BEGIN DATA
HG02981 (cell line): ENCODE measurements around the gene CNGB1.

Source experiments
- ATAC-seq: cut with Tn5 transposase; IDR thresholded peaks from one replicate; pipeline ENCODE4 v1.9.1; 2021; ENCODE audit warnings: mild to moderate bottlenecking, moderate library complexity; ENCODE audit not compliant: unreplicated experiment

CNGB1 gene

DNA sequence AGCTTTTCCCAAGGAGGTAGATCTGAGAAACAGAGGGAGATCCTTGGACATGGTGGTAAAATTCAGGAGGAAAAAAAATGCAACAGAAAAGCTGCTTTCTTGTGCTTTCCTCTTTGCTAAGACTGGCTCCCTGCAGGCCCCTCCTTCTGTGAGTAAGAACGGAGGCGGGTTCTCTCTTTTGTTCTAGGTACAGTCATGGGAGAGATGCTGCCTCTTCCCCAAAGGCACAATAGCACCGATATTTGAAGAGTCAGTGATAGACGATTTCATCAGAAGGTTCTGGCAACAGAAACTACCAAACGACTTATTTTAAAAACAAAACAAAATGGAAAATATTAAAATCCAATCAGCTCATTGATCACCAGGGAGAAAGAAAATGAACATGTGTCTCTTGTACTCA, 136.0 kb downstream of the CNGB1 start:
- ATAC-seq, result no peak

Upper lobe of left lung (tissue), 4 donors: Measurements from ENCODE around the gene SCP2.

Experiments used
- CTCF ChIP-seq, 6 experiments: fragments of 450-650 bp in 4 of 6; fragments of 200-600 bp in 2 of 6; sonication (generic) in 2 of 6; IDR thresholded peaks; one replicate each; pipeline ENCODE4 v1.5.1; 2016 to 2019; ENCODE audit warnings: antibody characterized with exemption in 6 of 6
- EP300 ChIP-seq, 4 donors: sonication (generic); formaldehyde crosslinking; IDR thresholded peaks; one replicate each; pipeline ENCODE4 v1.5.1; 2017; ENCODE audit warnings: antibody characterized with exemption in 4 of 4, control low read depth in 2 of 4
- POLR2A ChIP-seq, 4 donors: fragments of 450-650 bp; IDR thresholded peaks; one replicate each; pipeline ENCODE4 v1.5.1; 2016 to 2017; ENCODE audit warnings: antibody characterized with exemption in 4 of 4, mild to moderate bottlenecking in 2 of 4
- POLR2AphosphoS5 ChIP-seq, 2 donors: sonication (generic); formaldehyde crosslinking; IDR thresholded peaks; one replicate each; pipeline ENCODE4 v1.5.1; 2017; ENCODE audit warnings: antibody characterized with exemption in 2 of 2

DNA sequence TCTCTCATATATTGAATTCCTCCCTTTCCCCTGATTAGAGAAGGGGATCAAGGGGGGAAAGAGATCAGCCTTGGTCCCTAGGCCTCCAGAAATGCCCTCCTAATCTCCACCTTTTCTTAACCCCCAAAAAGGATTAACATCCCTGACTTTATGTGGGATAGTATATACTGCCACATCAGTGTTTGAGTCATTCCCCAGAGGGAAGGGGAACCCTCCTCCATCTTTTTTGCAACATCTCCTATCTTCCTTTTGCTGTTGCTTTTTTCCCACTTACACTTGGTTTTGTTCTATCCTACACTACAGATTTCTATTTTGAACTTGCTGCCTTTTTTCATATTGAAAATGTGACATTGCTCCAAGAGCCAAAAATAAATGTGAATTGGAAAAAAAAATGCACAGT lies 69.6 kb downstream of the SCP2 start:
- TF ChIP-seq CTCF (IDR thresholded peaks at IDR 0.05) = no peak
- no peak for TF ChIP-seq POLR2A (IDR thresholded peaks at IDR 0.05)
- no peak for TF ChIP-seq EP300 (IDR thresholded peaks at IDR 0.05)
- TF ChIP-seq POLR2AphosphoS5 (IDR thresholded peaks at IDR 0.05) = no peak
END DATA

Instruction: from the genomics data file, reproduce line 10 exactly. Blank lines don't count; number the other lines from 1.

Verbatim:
- EP300 ChIP-seq, 4 donors: sonication (generic); formaldehyde crosslinking; IDR thresholded peaks; one replicate each; pipeline ENCODE4 v1.5.1; 2017; ENCODE audit warnings: antibody characterized with exemption in 4 of 4, control low read depth in 2 of 4